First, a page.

In a way that has the other person feeling valued

Thank goodness most of our conversations tend to be easy and light; we answer a question or offer guidance to a colleague. However, as every leader knows, some conversations are necessary and feel hard or scary.

We might be delivering bad news or providing input to someone when it’s not welcome. Here are some suggested steps in holding an effective, forthcoming conversation. We might not want to rock the boat or we might be concerned about the person’s reaction. Or we might feel we just won’t be clear enough and the message won’t be understood.

Wouldn’t it be great if we had a formula or easy-to-follow process for having the conversation, being clear, and doing it in a way that has the other person feel valued?

Below is an approach for being fully forthcoming while also leaving room for the other person’s point of view and coming to an agreement about next steps. The key here is establishing a space which feels safe and meets the person’s needs for certainty and importance.

Prior to the meeting, consider the following:

1. Your outcome: Become clear on what it is you want- is this a behavior change, is it just something you want the person to be aware of, is it a change in how you are treated. The more clear you can become on this the more likely you’ll be able to make the request in a way that can be understood.

2. What do you want for the other person? How do you want s/he to feel when the meeting is over? Do you want them to feel supported, confident, clearer, empowered… something else?

3. How do you want to show up; what part of your demeanor do you want to reflect (calm, confidence, clarity, kindness, support, openness, etc.)?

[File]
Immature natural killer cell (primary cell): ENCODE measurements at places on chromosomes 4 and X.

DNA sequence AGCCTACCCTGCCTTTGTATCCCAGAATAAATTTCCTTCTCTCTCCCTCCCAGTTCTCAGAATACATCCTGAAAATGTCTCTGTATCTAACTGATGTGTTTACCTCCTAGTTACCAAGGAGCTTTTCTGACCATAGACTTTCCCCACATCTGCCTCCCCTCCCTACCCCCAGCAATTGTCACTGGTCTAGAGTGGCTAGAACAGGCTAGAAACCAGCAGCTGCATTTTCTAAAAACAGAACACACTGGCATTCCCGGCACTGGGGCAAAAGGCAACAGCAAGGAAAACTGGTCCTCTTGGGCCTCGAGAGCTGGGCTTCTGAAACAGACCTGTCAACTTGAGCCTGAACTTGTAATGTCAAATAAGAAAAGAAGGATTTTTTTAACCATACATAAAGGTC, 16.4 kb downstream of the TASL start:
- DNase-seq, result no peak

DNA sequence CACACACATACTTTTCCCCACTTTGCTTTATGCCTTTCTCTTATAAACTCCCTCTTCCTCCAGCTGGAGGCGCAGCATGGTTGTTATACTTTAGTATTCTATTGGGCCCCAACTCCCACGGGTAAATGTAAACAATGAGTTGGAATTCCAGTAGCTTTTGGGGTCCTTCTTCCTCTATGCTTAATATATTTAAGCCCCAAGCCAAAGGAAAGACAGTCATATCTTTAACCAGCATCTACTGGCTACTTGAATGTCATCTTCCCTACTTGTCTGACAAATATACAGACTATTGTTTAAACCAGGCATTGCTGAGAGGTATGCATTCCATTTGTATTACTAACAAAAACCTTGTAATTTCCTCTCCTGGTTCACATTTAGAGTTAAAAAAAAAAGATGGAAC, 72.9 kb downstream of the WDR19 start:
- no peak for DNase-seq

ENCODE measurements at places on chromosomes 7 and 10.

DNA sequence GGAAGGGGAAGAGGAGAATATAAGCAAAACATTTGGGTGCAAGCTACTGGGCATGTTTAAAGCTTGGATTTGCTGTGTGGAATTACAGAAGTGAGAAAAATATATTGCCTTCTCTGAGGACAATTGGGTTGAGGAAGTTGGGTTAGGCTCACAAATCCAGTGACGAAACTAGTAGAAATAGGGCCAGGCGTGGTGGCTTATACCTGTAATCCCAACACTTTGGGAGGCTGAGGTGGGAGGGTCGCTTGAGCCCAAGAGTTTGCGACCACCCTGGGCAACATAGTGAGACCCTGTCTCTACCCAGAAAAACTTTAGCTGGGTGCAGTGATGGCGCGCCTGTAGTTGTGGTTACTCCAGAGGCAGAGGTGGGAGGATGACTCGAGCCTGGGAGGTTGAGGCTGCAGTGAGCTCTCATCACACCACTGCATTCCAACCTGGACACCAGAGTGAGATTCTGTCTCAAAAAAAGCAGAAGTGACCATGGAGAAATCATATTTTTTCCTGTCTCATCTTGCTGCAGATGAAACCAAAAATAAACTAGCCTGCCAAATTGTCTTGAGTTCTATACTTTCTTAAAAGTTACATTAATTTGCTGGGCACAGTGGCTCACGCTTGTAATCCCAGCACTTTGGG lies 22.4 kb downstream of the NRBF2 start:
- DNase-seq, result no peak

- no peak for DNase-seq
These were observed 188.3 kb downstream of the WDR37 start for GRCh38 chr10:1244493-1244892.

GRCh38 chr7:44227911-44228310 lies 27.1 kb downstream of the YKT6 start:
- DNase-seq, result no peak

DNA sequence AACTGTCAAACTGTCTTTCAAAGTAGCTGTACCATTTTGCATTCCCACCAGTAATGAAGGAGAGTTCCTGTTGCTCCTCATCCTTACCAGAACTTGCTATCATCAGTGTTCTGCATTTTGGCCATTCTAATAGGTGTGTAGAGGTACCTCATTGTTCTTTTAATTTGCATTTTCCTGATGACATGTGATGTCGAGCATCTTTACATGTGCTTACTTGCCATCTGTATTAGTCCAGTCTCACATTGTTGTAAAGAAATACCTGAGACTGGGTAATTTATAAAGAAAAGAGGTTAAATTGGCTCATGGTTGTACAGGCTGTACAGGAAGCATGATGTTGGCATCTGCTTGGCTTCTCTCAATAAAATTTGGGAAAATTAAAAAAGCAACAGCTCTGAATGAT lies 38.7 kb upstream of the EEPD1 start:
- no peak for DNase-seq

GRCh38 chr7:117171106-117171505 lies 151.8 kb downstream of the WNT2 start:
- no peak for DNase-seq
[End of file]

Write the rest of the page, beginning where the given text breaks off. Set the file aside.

In the meeting

4. State your purpose- why we are meeting and ask permission. Of course, use your words, not mine. Say something like, ‘Thanks for getting together. I’d like to talk about how we are working together. Would that be OK with you?’

5. State your experience, IMPORTANT- this is what you have or are experiencing, no interpretation, no judgment. “I notice that when I’m getting ready to speak with our partners, you’ve asked me not to share too much. When that happens, I feel as if you don’t trust me or that I need to be micromanaged. I recognize that may not be the case, but I’m just reporting how it lands with me.’

6. Ask for the other person’s experience of this. ‘I’m wondering if you see it the same way. Can you share what you think about this?’ Typically a discussion will ensue in which you share your perspectives on the situation. Practice active listening and being curious.

7. Make your request. ‘I find I work best when I am forthcoming and transparent. That generally gets me the best outcomes. If I commit to keeping you in the loop, would you agree to allowing me to make decisions about what to share in these situations?’ No need to defend your request. Keep it as simple and straightforward as possible. The only detail necessary is to make your request as clear and understandable as possible. Wait for a response.

8. After you’ve discussed, repeat the commitment the person has made (if she’s made one) or confirm the core of what you’ve heard, ask for confirmation, ‘Did I get that right?’

9. Confirm any agreements about timing and logistics. Thank the person for being willing to talk about this.

This takes a bit of practice but generally results in a conversation in which both people feel heard and understood; the reason is the intention you’ve placed at the top around understanding the other person’s point of view from the very beginning. When we set out to understand, rather than to be right, we tend to make a lot more progress.